Glenn Greenwald
Co-Founder The Intercept
KNTV 05/12/2014
Snow: An internal NSA newsletter brags that shipments of computer routers and servers headed all over the world are intercepted by the NSA and redirected to a secret location so they can implant surveillance devices. No way of knowing how widespread this is? Greenwald: We know that it's systematic. That there are divisions in the NSA and teams in the NSA devoted to doing this. Snow: The NSA says the implication that NSA’s foreign intelligence collection is arbitrary and unconstrained is false. NSA's activities are focused on valid foreign intelligence targets. Greenwald says he still has thousands of documents and plans to reveal more on the intercept, a digital magazine whose parent company has a collaboration agreement with NBC News. Greenwald: Several of the top, say, 5 or 10 are stories that are left to be told. Ones that will really shock the world.
Gwen Ifill
Co-Anchor and Managing Editor, PBS NewsHour
KQED 05/13/2014
Ifill: Europe's highest court has issued a ruling that could shake up the search-engine industry. The court said that in some cases, Google must remove personal information from search results linked to someone's name, if the person requests it. A Spanish man had found his name still linked to debts from 1998. One of the judges said privacy is paramount. Judge da Cruz Vilaça: ( translated ): as the data subject may, in the light of his fundamental rights request that the information in question no longer be made available to the general public. It should be held that those rights override, as a rule, not only the economic interest of the operator of the search engine but also the interest of the general public in finding that information. Ifill: The ruling is not subject to appeal. In the U.S., some limited search deletions are already required, especially regarding crimes by minors. But it's up to the site that published the information, not the search engine, to remove the link.
Barton Gellman
Journalist, contributing to the Washington Post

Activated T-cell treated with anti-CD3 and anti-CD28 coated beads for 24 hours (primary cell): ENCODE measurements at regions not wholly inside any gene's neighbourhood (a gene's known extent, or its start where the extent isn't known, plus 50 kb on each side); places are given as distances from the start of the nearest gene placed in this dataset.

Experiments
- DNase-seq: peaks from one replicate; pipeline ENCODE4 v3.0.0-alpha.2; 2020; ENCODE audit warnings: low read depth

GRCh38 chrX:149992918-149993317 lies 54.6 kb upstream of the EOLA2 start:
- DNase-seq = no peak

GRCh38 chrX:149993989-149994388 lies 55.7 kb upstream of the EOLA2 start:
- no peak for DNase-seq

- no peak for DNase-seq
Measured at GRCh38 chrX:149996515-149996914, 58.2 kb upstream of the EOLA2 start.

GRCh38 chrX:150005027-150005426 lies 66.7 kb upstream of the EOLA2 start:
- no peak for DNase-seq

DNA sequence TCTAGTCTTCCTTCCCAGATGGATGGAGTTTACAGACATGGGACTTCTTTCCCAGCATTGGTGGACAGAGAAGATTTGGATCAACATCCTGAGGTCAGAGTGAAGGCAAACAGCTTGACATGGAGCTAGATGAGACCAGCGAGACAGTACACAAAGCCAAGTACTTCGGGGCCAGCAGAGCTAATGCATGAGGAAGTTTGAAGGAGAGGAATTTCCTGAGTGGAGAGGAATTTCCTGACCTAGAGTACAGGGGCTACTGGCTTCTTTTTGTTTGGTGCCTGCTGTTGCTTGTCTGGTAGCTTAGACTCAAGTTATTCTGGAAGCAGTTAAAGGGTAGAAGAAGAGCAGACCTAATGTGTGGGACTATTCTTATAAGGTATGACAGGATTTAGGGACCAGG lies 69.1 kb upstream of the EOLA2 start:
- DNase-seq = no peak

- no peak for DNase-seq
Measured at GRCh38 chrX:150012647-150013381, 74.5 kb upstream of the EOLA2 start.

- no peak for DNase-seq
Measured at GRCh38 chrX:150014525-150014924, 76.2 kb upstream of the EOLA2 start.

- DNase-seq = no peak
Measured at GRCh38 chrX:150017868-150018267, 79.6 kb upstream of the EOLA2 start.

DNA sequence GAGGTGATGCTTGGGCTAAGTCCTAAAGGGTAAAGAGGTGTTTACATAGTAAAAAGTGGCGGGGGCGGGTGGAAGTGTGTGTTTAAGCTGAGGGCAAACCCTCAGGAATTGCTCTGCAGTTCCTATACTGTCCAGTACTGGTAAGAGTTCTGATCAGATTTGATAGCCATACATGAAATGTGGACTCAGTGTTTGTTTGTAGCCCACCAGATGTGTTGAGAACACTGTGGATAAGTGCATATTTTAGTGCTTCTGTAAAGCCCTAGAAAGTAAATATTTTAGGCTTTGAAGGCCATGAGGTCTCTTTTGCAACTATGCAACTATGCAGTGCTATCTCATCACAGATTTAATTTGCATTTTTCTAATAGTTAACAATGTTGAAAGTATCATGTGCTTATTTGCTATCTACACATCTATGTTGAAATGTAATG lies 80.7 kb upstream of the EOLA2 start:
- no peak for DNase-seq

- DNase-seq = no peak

KQED 05/13/2014
Narrator: On October 4, in a secret signing with Cheney, the president officially authorized "The Program." Gellman: That order is written by David Addington, the vice president's lawyer. It's not written by the president's lawyer. And this is not only unusual but probably unique in the history of major U.S. intelligence operations: it's written by the Vice President's lawyer and stored in his own safe. Narrator: Addington worked out of a small office next to the White House in the old Executive Office Building. Baker: This order is one of the most closely kept secrets of the Bush/Cheney administration for four years. It's kept so secret that many people involved in national security inside the White House and the government don't know about it.
Robert Deitz
NSA General Counsel, 1998-2006
KQED 05/13/2014
Narrator: Now General Hayden wanted the sign-off of his top lawyer, Robert Deitz. Deitz: I think he was concerned and wanted my view of whether this program was lawful. I spent a kind of sleepless night pondering the legality of it. This was a very hard call. It was a very hard call. Gellman: The NSA has a general counsel and about 100 lawyers. And they were told, "The President has signed it, it's been certified as lawful, and once all the signatures are there, that's it, we salute. We say, 'Okay, it's lawful, we're going to go ahead.'" Deitz: In the intel world, if a president says to you, "I need this in order to keep the American people safe," you need to try to figure out where that line is constitutionally and march right up to it.